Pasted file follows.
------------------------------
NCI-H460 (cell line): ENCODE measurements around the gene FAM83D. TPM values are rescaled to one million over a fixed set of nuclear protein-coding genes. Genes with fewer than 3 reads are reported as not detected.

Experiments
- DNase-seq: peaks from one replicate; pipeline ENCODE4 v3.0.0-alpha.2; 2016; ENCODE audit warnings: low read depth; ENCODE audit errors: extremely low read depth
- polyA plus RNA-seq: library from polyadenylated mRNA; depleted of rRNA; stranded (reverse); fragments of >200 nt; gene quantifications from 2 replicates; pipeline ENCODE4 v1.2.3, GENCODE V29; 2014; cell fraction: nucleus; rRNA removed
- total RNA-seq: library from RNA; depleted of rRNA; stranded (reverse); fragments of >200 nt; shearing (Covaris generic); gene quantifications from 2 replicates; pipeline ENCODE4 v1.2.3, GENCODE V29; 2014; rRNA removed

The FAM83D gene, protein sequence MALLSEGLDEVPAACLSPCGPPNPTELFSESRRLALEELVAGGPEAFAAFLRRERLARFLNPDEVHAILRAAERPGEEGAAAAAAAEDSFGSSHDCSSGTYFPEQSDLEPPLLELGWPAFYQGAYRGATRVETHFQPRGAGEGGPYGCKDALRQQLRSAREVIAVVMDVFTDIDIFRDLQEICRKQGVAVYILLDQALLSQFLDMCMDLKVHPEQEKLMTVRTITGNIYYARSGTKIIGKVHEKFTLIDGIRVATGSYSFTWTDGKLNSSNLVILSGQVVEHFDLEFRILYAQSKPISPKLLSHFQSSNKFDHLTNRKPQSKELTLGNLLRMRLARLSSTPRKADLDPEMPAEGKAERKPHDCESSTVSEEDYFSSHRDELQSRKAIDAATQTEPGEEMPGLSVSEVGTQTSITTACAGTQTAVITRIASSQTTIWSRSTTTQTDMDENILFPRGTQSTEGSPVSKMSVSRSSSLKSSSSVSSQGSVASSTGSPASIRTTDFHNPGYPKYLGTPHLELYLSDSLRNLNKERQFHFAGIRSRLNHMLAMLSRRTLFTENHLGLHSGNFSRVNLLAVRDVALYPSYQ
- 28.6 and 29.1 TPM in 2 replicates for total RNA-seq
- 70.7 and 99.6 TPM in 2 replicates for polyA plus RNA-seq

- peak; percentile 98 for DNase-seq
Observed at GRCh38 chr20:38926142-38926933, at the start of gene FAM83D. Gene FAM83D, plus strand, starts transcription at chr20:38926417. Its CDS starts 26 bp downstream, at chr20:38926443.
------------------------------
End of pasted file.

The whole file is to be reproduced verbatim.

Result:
NCI-H460 (cell line): ENCODE measurements around the gene FAM83D. TPM values are rescaled to one million over a fixed set of nuclear protein-coding genes. Genes with fewer than 3 reads are reported as not detected.

Experiments
- DNase-seq: peaks from one replicate; pipeline ENCODE4 v3.0.0-alpha.2; 2016; ENCODE audit warnings: low read depth; ENCODE audit errors: extremely low read depth
- polyA plus RNA-seq: library from polyadenylated mRNA; depleted of rRNA; stranded (reverse); fragments of >200 nt; gene quantifications from 2 replicates; pipeline ENCODE4 v1.2.3, GENCODE V29; 2014; cell fraction: nucleus; rRNA removed
- total RNA-seq: library from RNA; depleted of rRNA; stranded (reverse); fragments of >200 nt; shearing (Covaris generic); gene quantifications from 2 replicates; pipeline ENCODE4 v1.2.3, GENCODE V29; 2014; rRNA removed

The FAM83D gene, protein sequence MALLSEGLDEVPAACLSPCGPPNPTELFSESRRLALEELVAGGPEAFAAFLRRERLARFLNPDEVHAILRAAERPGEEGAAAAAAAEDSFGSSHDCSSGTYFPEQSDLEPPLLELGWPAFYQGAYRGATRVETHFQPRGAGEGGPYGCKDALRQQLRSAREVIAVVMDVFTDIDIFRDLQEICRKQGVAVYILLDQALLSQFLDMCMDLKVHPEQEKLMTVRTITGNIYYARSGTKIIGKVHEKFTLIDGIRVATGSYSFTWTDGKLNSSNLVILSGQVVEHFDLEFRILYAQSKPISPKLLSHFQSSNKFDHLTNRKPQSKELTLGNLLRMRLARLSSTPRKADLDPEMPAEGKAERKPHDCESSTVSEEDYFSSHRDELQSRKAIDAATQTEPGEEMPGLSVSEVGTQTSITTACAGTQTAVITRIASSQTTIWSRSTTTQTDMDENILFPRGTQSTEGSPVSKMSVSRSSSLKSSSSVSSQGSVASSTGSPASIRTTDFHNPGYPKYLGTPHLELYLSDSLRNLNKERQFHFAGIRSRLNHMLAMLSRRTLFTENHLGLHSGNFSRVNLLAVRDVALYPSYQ
- 28.6 and 29.1 TPM in 2 replicates for total RNA-seq
- 70.7 and 99.6 TPM in 2 replicates for polyA plus RNA-seq

- peak; percentile 98 for DNase-seq
Observed at GRCh38 chr20:38926142-38926933, at the start of gene FAM83D. Gene FAM83D, plus strand, starts transcription at chr20:38926417. Its CDS starts 26 bp downstream, at chr20:38926443.